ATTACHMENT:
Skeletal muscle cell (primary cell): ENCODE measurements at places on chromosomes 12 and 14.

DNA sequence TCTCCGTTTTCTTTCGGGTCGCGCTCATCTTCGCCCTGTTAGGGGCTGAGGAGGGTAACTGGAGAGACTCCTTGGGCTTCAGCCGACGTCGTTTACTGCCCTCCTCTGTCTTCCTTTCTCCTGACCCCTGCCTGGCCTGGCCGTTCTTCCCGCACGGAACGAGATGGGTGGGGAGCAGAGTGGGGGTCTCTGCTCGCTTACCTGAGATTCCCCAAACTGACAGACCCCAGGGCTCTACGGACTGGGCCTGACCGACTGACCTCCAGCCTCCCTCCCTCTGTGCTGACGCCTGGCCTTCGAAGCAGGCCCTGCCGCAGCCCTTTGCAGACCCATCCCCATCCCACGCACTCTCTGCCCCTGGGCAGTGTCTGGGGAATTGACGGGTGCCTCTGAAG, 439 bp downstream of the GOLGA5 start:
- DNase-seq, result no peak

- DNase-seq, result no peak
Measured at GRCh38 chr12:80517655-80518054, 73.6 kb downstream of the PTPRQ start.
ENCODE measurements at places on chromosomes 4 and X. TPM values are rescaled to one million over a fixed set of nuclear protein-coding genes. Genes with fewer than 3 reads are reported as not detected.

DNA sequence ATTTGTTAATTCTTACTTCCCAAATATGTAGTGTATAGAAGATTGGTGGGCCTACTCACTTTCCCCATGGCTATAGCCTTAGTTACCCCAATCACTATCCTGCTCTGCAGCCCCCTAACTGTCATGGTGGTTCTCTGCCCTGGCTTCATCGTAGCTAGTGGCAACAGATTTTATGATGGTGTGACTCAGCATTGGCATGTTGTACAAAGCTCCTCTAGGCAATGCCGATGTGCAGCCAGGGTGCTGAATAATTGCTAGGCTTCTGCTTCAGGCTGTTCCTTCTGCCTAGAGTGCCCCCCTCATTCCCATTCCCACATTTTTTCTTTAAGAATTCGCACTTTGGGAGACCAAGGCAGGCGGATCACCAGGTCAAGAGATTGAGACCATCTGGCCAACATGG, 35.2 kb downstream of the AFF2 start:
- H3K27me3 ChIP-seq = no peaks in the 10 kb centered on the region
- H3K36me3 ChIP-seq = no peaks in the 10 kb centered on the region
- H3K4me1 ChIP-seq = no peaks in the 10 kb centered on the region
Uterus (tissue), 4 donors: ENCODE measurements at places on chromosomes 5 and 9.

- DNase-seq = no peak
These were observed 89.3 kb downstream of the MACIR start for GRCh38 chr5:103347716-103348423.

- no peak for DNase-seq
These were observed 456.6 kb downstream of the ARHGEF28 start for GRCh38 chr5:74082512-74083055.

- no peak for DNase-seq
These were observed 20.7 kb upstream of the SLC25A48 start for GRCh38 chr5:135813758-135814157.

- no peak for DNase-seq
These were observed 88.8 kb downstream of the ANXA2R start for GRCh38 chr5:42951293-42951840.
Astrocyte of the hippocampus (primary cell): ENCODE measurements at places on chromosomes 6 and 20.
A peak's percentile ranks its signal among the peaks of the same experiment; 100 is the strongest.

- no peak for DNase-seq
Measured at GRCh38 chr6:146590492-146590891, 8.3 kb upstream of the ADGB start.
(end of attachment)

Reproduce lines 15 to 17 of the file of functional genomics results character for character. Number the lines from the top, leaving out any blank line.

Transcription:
These were observed 456.6 kb downstream of the ARHGEF28 start for GRCh38 chr5:74082512-74083055.

- no peak for DNase-seq
These were observed 20.7 kb upstream of the SLC25A48 start for GRCh38 chr5:135813758-135814157.